From 2009 to her graduation in 2011, a young woman studying at Mount Holyoke College maintained a blog containing personal thoughts, opinions, and reflections. Using the pseudonym Rinth de Shadley (her real nickname, Rinth, and “Shadley” for South Hadley, home of Mt. Holyoke), she posted mini-essays ranging from the funny to the serious, garnering a bit of a following among her peers.
Here, Rinth de Shadley has gathered some of her favorite posts and published them in a volume called Why Atheists Love Breasts. The title comes from one of her blog posts but is also, she admits, “a shameless attempt to improve [her] book sales by mentioning two of the hottest topics in the world: atheism and breasts.”
There is little of great depth in de Shadley’s book, and it is hardly a timeless offering. In fact, much of what she writes here is already becoming dated, and soon, some readers will not understand all of her references. Still, it is a clever and well-written series of short essays representing one privileged and intelligent young woman’s perceptions of life as a member of Generation Y, or the Millennial Generation, during her final semesters of college. Overall, her messages are upbeat and exhibit an attempt to be helpful. What de Shadley offers here will appeal to older teens and her own twenty-something contemporaries, and it may even provide a few clues to parents who have been wondering what their kids are thinking.
The blog articles included in the book are grouped into categories ranging from “Silly Stuff” to “Dating, Sex, Parties and College Life,” “Feminism and Politics,” and “Deep Thoughts.” Yet even the more serious offerings are hardly earth-shattering. In the “Feminism and Politics” section, for example, de Shadley talks about the “good girl stereotype” and suggests, “Simone de Beauvoir nailed it in The Second Sex. We’re supposed to act a certain way because that’s how men like us.” For most female readers, this is probably not much of a revelation.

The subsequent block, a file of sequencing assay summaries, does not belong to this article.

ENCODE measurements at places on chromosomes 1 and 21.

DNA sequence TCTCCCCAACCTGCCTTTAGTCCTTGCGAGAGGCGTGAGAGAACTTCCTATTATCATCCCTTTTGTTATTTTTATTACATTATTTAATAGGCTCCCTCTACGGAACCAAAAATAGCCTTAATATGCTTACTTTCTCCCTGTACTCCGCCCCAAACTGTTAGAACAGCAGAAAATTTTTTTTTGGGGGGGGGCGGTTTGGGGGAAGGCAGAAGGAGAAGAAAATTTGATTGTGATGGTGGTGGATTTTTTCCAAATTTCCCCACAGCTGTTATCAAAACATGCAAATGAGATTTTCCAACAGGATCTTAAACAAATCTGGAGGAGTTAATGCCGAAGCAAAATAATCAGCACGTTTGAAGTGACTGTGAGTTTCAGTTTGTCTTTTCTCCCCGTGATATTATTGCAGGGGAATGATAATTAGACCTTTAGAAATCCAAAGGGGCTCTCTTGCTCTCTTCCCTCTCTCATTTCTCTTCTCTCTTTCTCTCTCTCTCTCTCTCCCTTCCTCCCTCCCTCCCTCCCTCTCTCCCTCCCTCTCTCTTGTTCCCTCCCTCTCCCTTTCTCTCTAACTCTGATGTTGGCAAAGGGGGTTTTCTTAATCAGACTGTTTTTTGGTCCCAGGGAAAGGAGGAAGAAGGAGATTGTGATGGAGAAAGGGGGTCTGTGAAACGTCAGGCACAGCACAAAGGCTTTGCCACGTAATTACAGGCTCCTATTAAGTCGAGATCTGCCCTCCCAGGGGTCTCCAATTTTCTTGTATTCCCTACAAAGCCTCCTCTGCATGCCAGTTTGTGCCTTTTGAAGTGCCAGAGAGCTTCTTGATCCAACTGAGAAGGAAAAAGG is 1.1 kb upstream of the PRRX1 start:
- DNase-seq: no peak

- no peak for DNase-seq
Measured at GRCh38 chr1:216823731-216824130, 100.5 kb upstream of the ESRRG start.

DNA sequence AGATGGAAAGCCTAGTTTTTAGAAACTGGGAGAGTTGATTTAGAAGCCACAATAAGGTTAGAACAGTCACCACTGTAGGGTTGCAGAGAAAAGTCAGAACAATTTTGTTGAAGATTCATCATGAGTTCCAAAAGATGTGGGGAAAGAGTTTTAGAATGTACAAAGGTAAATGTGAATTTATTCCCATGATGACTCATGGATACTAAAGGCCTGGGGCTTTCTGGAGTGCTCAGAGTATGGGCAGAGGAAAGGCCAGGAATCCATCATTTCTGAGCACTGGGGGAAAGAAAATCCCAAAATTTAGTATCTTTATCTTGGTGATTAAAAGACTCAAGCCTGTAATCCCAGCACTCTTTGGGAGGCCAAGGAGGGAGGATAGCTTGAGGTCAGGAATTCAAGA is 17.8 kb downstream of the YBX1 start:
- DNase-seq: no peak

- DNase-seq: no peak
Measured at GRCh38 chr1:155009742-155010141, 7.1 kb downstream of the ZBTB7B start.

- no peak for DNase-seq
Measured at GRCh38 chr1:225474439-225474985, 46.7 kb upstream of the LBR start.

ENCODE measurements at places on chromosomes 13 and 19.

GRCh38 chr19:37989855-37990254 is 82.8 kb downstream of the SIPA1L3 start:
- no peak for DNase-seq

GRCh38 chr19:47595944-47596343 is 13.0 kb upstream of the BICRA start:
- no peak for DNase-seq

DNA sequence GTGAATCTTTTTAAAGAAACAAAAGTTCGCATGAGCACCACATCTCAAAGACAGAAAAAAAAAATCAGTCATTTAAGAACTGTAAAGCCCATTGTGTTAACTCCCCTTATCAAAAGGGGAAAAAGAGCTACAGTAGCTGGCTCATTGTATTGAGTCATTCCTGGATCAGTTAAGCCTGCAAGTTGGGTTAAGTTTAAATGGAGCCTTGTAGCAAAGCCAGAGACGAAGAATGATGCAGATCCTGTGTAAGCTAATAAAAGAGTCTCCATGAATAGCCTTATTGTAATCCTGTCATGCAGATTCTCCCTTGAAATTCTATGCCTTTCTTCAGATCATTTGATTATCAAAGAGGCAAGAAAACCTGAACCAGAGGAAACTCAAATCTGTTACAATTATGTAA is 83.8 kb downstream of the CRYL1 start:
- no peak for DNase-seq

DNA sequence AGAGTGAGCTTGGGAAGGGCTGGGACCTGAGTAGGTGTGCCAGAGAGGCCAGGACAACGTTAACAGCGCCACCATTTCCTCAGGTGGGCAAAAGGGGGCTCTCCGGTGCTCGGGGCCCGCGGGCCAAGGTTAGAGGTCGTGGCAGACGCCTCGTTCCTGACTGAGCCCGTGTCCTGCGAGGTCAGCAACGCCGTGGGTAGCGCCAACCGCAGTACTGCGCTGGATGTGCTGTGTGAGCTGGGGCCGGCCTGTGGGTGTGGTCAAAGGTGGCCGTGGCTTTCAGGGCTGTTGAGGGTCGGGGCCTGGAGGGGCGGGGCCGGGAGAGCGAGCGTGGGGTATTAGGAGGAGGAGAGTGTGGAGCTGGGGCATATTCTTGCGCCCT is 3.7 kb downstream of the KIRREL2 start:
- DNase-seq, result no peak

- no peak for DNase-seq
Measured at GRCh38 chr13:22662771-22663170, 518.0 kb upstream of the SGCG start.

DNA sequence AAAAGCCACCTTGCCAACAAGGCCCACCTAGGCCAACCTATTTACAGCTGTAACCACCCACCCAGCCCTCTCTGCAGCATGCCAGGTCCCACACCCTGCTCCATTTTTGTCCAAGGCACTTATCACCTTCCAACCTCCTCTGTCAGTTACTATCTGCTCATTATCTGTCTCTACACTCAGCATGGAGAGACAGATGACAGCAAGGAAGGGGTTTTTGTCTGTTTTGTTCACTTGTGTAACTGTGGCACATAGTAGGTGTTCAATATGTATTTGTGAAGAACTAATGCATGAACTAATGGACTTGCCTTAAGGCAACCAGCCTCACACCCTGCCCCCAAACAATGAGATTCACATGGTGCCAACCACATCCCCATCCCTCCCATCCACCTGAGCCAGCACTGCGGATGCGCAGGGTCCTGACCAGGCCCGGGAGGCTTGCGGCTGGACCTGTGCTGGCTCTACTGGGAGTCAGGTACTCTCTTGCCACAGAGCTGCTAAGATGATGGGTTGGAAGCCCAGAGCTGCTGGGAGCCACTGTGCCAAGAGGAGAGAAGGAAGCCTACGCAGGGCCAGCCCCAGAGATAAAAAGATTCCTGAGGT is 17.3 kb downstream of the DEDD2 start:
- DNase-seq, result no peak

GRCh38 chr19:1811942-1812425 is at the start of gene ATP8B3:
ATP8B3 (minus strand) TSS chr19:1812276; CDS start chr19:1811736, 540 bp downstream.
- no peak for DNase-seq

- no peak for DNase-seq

Another entry, “How Dr. King Changed the World,” is almost frightening in its simplicity. The piece was originally a blog post, not a research paper, and Dr. King certainly deserves enormous credit for his contributions to the struggle for racial equality in the United States, but there is so much more to the Civil Rights Movement than “Dr. King led the movement” and “thousands of people … followed him and fought beside him.” De Shadley’s tribute sounds almost hollow.
De Shadley is at her best when she speaks from personal experience and comments on her own relationships, triumphs, and foibles. “My Top 10 Lies of 2010” is comical and also truly relatable. “At Least Buy Me a Drink First” puts an amusing spin on TSA airport scanners and boyfriends who want to dabble in nude photography. The many posts about the TV show Gossip Girl, including plot summaries of certain episodes, may be a bit much, but at least she adds, “Sometimes thinking is required. Watching Gossip Girls isn’t one of those times.” For those who have never quite understood the show’s appeal, de Shadley’s comments won’t elucidate, but those who have followed the series since its first episode will be thrilled to read her opinions.
In short, Why Atheists Love Breasts is neither profound nor especially remarkable in its content. Even so, it is a revealing treatise on life as seen by one sharp young woman who has the potential to make a mark on her generation. De Shadley’s overall message is a positive one, and her final words, offered in the chapter “Valediction,” say best what she has tried to impart to her readers all along: “Be strong and fare well: the world needs you.”
Cheryl M. Hibbard